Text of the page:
so do you think that the fact that i lifted my gum off my tooth like that is not necessarily a big problem? because that really had me freaked out, i thought it might be a sure sign that i had periodontitis because i had never heard of that happening before.
It does not happen in ideal oral health. It indicates that there is a disease process going on in that area so you should have it treated. But it does not mean that you necessarily have a serious or non-treatable problem.
my dentist had recommended i use a crest spinbrush toothbrush because he said it could not hurt my gums. but after about a month of it, i think my gums did get worse so i stopped using it. now, i have an extra soft toothbrush and i put it against my gums and brush in a circular motion, is that alright?
I personally recommend a Sonicare to patients that are interested in a power tooth brush. But I also understand it is a large financial investment, albeit a good one, into your oral health. Whatever works for you is what you need. I am not a big fan of the spin brushes, but they do work for some people. They are very technique sensitive. You can cause abrasion of teeth and wear away your gums even with the softest toothbrush. It is all in the technique. Hold the brush head at a 45 degree angle to your gum line and brush in GENTLE small circles down towards the gum. This gets the bristles down into the sulcus which is the hardest area to clean. If you are applying pressure (any pressure) to the brush you are pushing too hard. Pay your dentist a visit and ask for a demo on how to properly brush. That is part of their job and they will be happy to explain.
one thing i noticed is that the last two days, i've noticed like a line of slimy white stuff along a part of my gums. i'm pretty sure that it is skin that comes off my cheek (which happens sometimes) but just to make sure, that's not my gums coming off, right?
Sounds like plaque. Some people generate plaque at higher rates than others. It is common to accumulate at the gum line which is why it is so important to clean well. The white stuff on your cheeks is something else. Have you ever been treated for a fungal infection in your oral cavity? If the white stuff on your cheeks wipes away then you really should seek treatment from a dentist. White stuff that wipes away from cheeks is not "normal" and can be treated with medication.
and like i said earlier, a few of my teeth seem a little loose sometimes. is this a sure sign of bone loss or periodontitis? or could it just be from my receding gums?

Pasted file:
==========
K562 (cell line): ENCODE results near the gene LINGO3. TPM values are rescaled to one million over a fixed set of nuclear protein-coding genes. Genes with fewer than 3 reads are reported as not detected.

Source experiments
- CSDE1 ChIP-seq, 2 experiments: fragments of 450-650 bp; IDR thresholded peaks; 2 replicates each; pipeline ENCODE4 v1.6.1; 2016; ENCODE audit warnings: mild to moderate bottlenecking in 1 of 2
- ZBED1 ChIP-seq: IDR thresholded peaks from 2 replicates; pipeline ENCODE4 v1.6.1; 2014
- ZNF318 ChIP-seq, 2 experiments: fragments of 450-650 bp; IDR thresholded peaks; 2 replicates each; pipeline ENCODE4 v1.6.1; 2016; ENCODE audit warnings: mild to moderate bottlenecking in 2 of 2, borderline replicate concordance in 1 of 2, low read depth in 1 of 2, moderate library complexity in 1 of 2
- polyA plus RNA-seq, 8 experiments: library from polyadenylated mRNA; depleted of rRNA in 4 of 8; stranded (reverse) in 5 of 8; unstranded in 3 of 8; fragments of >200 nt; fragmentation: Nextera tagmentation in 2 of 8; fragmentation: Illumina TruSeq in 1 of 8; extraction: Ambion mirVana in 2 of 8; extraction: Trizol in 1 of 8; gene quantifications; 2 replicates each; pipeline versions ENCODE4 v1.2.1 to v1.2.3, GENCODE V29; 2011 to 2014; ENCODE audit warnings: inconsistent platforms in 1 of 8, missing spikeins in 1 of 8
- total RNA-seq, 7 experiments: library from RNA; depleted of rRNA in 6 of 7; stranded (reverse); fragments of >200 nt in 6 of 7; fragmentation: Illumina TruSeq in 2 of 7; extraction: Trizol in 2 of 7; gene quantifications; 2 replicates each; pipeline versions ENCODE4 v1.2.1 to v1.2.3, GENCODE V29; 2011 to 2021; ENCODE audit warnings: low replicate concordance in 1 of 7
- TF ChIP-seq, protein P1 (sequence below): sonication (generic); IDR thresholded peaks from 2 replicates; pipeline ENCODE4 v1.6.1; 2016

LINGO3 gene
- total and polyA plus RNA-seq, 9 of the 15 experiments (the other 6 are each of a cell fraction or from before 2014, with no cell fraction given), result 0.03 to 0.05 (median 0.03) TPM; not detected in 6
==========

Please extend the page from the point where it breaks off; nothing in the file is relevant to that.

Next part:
That is impossible to say from across the internet, I assume you are braced?
a few months ago, i started using mouthwash and i told my dentist that it was causing some of my teeth to feel loose and he didn't seem concerned (and my teeth did stop feeling loose after i stopped using mouthwash up until now). he just said i didn't need to use mouthwash.
Correlation does not mean causation. I doubt the mouthwash was the cause of the loose feeling of your teeth. If you are using an alcohol based mouthwash it will dry your mouth and the white "stuff" wiping off your cheeks could actually be chemical burns (I have seen this, kinda crazy!) I personally like Crest Pro Health rinse which is alcohol free and uses a different chemical to attack plaque (CPC). Mouth rinse is a nice addition to a cleaning regime but doesn't replace anything. Again, I am not a big fan of alcohol based rinses in most cases.
he also said that if my gum recession got much worse, he would need to put fillings in my teeth, does that make sense?
Possibly. He is probably talking about glass ionomer material to prevent root caries. Your root surface is not covered by enamel and is much more prone to decay, especially if exposed to the oral cavity.
i've been seeing my current dentist for about 8 years and before now, i've never really had serious problems with my teeth. i've had about 5 cavities but i think two of them were baby teeth. when i brought up the question of whether i might have periodontitis, he just shook his head and said i didn't have gum disease. i have another dentist appointment in a couple of week so i'm going to ask him again and i think i will make an appointment with a periodontist.
Gingivitis is technically considered gum disease. Like I said previously most people in the world have some form of it, albeit it may be very minor and localized. If you are seeing drastic changes in the condition of your teeth or gums then something is going on. The oral cavity in ideal health remains quite stable and boring. There is no harm seeking another opinion from a specialist or another GP if you are uncomfortable with a diagnosis.
i really appreciate your help and advice
My Pleasure, good luck!